Noise boys‑-well, men
No Age: An Object (Sub Pop)
With drummer-etc. Dean Spunt's vocals mixed up front and enunciated like he means them, you'd think they'd gone pop on us except that, in the great Moore-Ranaldo tradition, pop is well beyond Spunt's manful monotone. But in the same great tradition, he and guitar-wielding Randy Randall are committed to rendering noise as music. Is that a saxophone lowing underneath "C'mon, Stimmung"'s I'm-OK-I'm-OK? Are those electric cellos bowing behind "An Impression"'s Monet appreciation? Is that a full orchestra plus ornithological field recordings‑-oh, never mind. I hope not. There's a pleasure on the far edge of song in imagining that two DIY purists are making all these musical noises with their guitar collection and their home studio. A MINUS
Burial: Truant/Rough Sleeper (Hyperdub)
In which the mystery man follows up the Kindred EP with what is nominally a two-"song" "single," each title divided into silence-separated sections and the whole thing clocking in at 25:32 it says here. Background music it's not‑-while I admired it fine doing my daytime musical tasks, I only got it when I put it on at five o'clock in the morning, whereupon I discovered that its spooky gravity and deliberate movement suggested elegiac or perhaps even inspirational goals. Fifteen years later, the Alan Lomax gospel samples of Moby's Play are regarded as shamelessly corny in the techno world. I wonder whether the opening organ melody and very nearly hooky keyboard-ostinato facsimile that comes in around 8:30 of "Rough Sleeper" will offend ascetic snobs another decade or two down the line. A MINUS
Geez, that's scary news. My first major trip anywhere was to Czechoslovakia in 1992 and it was a fascinating time to be in Prague. Only three years after the Velvet Revolution (and one year before the country split into Czech Republic and Slovakia), you could sense the excitement and the freedom in the city with hordes of young people everywhere dressed like hippies and rockers, playing music in the streets and along the Charles Bridge. My buddy and I stayed up all night going from club to club in buildings that used to be ugly Communist office buildings but which were transformed into dance or jazz clubs. I remember hearing Nirvana's Smells Like Teen Spirit one night in a club over there and the place went wild like nothing I've ever seen since. Missed seeing both Sonic Youth and Pulnoc by only a few days, but I still have the gig posters I peeled off the wall. Easily one of the most beautiful cities I've seen in my travels. Took a day trip to Plsen to have a couple of beers at the Pilsner Urquell brewery too.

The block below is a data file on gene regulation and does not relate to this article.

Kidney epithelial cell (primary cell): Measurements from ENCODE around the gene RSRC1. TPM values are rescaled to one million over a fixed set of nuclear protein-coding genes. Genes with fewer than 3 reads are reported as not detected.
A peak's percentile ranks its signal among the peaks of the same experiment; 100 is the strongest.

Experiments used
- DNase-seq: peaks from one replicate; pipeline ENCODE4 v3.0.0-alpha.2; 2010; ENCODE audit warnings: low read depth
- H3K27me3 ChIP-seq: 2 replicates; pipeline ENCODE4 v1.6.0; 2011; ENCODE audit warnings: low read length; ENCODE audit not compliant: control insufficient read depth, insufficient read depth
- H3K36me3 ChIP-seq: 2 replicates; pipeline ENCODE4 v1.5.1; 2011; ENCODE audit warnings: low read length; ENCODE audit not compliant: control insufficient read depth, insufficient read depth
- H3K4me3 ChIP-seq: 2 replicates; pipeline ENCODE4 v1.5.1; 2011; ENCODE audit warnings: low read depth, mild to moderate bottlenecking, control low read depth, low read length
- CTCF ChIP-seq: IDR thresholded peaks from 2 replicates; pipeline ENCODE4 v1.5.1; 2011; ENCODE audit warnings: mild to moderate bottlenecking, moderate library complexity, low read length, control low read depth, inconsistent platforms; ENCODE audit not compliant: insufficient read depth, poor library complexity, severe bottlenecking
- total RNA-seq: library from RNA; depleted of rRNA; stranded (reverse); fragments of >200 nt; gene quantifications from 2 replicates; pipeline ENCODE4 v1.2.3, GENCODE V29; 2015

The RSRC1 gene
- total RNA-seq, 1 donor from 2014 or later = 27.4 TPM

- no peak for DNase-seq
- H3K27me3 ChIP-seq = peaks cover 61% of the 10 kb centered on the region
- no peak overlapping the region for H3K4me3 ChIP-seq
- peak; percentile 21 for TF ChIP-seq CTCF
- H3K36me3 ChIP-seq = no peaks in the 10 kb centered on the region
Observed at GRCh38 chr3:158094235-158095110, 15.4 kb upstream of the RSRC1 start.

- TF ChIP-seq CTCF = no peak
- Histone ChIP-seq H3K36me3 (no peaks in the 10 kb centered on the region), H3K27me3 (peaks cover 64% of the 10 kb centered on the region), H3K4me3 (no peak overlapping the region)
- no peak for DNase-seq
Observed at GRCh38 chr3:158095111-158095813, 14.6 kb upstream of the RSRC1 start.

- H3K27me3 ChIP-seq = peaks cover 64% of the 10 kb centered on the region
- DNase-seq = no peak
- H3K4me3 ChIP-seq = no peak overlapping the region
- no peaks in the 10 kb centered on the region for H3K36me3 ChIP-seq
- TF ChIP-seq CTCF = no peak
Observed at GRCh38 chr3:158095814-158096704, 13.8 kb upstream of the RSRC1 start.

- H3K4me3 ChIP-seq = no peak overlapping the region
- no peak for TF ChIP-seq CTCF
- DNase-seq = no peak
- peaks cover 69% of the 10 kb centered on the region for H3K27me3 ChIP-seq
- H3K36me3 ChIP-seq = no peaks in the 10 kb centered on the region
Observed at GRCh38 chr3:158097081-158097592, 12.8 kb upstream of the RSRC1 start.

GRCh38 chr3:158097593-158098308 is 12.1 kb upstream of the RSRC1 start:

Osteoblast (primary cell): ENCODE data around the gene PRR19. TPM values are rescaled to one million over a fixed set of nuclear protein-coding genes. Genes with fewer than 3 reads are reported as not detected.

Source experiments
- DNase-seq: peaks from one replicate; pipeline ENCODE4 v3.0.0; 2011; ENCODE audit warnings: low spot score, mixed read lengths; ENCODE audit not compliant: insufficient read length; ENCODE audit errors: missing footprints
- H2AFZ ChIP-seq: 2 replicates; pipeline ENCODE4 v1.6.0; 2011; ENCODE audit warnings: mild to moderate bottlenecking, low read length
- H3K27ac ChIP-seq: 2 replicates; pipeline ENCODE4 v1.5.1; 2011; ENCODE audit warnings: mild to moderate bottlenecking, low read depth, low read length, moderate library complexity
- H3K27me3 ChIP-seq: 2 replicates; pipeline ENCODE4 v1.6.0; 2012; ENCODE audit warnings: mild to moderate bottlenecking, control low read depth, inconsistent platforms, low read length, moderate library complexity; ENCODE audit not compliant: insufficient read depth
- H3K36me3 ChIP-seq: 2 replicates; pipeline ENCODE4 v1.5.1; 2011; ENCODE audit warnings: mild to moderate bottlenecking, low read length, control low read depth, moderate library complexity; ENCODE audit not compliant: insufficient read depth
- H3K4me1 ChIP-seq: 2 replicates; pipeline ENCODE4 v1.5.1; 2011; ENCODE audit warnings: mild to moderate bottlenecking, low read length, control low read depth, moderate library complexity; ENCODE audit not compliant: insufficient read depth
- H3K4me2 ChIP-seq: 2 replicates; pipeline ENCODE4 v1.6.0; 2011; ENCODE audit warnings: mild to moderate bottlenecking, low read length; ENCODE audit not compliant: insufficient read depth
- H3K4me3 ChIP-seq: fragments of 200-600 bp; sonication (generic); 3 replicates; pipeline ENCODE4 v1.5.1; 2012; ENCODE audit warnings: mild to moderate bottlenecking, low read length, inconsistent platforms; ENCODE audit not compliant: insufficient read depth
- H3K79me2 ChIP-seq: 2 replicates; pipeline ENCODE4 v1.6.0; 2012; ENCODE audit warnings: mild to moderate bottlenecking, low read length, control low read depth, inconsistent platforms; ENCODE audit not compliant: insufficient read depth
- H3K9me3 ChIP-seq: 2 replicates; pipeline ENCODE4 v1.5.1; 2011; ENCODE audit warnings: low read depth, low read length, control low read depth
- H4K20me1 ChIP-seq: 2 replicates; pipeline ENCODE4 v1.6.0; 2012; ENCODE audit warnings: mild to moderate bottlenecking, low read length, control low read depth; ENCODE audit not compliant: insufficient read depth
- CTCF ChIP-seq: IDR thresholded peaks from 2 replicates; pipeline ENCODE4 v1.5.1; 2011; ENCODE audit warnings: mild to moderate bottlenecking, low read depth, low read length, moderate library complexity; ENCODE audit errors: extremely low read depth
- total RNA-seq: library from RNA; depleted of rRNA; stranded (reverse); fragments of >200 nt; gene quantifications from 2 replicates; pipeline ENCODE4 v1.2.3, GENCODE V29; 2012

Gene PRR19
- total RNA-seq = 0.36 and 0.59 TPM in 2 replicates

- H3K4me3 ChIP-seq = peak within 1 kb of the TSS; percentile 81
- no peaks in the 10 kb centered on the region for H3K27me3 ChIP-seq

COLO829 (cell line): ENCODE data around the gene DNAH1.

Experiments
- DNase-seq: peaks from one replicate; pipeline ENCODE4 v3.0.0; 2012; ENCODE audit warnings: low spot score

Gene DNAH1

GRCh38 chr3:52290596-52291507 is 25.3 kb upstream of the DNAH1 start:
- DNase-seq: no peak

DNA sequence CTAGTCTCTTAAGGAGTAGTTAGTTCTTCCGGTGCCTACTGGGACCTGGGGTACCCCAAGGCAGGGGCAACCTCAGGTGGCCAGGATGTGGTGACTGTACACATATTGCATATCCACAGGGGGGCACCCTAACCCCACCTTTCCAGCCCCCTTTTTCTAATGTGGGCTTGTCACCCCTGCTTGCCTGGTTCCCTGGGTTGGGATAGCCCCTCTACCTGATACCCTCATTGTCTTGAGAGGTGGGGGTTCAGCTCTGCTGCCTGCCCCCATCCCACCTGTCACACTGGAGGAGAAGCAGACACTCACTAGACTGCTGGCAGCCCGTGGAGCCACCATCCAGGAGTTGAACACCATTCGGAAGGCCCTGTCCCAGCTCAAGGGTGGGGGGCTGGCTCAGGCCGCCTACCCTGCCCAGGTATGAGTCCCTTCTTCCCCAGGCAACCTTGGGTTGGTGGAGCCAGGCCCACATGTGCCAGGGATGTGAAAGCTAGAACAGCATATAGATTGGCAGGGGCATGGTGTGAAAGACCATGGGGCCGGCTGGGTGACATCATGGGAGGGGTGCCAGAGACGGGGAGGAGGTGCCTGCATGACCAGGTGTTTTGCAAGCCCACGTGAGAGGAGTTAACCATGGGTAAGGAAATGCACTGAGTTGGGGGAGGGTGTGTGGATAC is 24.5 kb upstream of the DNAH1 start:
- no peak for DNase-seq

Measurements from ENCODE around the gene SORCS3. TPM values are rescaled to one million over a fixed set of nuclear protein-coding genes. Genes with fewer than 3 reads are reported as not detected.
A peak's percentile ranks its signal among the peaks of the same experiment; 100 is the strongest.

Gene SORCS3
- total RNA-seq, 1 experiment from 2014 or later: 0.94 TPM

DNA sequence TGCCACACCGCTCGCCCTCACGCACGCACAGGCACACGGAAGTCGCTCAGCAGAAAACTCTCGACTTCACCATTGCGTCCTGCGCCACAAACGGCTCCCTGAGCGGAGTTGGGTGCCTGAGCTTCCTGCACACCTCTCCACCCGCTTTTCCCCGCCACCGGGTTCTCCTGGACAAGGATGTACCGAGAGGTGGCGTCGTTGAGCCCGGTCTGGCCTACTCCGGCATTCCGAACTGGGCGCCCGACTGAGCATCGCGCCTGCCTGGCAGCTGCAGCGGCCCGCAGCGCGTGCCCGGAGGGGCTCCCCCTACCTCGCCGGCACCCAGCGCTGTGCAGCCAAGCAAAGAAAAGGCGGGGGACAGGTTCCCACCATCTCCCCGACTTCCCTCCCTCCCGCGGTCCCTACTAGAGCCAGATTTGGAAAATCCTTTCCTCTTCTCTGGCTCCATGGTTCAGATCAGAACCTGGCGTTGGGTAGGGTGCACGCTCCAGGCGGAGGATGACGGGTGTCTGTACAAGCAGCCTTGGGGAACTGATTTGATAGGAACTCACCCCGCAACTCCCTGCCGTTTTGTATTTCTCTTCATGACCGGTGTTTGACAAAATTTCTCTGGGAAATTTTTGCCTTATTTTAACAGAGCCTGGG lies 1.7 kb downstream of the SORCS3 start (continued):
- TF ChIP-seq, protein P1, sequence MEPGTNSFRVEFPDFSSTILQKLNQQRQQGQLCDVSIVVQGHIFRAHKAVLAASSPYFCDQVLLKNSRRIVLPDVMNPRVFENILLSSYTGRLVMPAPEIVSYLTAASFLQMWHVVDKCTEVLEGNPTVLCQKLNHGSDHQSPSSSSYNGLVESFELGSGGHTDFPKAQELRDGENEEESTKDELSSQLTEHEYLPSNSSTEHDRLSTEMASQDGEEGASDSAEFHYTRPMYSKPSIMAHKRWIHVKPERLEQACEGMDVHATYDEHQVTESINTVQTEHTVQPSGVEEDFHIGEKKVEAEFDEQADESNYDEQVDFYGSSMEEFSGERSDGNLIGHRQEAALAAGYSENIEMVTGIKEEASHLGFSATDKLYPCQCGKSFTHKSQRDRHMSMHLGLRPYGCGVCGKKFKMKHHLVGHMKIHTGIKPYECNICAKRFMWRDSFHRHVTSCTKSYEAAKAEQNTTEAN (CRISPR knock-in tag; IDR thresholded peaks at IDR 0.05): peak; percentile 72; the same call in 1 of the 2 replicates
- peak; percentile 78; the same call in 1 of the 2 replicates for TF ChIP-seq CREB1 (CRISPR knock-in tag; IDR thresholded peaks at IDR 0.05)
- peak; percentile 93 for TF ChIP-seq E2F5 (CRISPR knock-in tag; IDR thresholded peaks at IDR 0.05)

Also note that Berman had a piece in the Christgau festschrift. I've never been clear on why we're not publishing more of those pieces -- certainly not the fault of HUP's lawyers.
I'm also saddened to note that Saul Landau has died. The 1966 book that he edited with Paul Jacobs, "The New Radicals: A Report with Documents," was the first political book I bought and read after I dropped out of high school, and as such had a big part in shaping the frustration and indignation that I felt as a teenager into a coherent political critique.
By the way, I posted a new Recycled Goods tonight, which I mention because it's very long and has been a huge amount of work, although on the downside it will be of interest to very few of you: the main theme is Polish jazz, and yes, I do love typing all those names.
Here Berman surveyed the "physical and social destruction" of the Bronx that began with the construction of the Cross Bronx Expressway. Even as he bemoaned the results of this mindless urban renewal he also insisted that there was "cultural creativity in these ruins" and argued that these rappers, break dancers, graffiti artists and so on represented "one of the most "vibrant and creative culture scenes anywhere today."
Berman thrillingly connected this cultural insurgency to older traditions of what he called "the literature of urbicide" and celebrated how--against great odds--those South Bronx artists "had to stretch all their faculties to find new ways to define themselves, to connect with each other, and to relate to the world."